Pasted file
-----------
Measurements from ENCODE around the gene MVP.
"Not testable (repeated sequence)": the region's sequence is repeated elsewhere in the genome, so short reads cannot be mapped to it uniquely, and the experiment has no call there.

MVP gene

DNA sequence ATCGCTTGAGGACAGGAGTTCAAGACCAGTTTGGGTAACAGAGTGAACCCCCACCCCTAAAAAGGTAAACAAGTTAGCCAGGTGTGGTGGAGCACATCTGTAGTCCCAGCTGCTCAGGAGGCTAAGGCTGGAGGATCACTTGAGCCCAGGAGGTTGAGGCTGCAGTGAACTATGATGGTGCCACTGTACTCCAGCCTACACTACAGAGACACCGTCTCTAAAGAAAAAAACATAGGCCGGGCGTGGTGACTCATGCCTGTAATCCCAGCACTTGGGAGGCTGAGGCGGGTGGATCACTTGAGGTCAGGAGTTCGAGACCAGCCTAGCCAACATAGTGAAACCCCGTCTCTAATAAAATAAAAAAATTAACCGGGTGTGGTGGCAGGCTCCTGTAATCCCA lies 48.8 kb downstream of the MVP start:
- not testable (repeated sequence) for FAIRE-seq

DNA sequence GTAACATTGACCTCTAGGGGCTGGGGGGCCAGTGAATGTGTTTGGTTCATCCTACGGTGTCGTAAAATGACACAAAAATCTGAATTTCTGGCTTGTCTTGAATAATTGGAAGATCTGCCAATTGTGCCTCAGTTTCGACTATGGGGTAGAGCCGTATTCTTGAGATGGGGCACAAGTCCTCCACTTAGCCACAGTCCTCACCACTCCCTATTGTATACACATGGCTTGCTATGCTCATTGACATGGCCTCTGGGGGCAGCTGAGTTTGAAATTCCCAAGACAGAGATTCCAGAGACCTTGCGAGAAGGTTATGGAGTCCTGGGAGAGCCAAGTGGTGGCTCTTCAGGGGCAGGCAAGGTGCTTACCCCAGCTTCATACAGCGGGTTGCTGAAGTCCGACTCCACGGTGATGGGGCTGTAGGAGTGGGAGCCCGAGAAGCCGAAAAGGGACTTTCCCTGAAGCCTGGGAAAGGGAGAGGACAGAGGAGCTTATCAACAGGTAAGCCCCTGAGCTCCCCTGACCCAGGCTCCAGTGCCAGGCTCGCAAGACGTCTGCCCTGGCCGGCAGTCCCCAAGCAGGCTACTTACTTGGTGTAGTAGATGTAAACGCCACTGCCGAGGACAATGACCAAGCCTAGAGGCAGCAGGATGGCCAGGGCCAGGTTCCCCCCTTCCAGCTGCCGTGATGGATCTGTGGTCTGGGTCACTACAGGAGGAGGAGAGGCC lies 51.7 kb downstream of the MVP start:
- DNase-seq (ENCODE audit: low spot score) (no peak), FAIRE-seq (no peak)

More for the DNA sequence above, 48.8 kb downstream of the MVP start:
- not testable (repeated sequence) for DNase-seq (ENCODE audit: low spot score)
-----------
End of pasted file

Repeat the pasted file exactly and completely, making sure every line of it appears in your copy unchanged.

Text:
Measurements from ENCODE around the gene MVP.
"Not testable (repeated sequence)": the region's sequence is repeated elsewhere in the genome, so short reads cannot be mapped to it uniquely, and the experiment has no call there.

MVP gene

DNA sequence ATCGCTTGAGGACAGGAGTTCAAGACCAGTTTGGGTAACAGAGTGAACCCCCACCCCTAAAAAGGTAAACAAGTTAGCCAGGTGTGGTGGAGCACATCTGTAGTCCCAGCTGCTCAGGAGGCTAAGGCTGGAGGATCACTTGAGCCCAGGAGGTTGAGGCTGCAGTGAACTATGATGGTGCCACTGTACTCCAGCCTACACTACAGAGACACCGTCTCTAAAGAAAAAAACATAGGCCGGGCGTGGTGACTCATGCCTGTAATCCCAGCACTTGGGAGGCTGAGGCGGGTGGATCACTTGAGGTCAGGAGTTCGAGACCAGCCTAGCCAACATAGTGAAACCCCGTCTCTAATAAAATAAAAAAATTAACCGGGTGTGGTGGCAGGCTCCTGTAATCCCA lies 48.8 kb downstream of the MVP start:
- not testable (repeated sequence) for FAIRE-seq

DNA sequence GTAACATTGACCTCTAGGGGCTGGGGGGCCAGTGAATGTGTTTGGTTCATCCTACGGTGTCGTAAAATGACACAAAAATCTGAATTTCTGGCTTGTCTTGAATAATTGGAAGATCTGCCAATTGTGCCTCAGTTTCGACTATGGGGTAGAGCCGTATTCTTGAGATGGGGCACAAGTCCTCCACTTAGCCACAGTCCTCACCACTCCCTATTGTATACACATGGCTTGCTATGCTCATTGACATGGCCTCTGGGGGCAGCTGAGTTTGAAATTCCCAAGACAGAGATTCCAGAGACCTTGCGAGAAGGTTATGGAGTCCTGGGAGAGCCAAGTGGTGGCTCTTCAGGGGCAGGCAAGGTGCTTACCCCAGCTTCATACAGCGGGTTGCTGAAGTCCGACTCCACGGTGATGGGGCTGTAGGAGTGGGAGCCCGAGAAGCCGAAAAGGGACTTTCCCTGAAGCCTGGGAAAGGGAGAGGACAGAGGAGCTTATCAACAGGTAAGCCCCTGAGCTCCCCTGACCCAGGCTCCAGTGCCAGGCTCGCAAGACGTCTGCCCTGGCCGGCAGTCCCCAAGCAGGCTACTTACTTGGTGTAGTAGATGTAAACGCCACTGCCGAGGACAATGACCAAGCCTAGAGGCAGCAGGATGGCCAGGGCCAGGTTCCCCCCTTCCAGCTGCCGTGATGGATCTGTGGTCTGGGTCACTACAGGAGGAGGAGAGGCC lies 51.7 kb downstream of the MVP start:
- DNase-seq (ENCODE audit: low spot score) (no peak), FAIRE-seq (no peak)

More for the DNA sequence above, 48.8 kb downstream of the MVP start:
- not testable (repeated sequence) for DNase-seq (ENCODE audit: low spot score)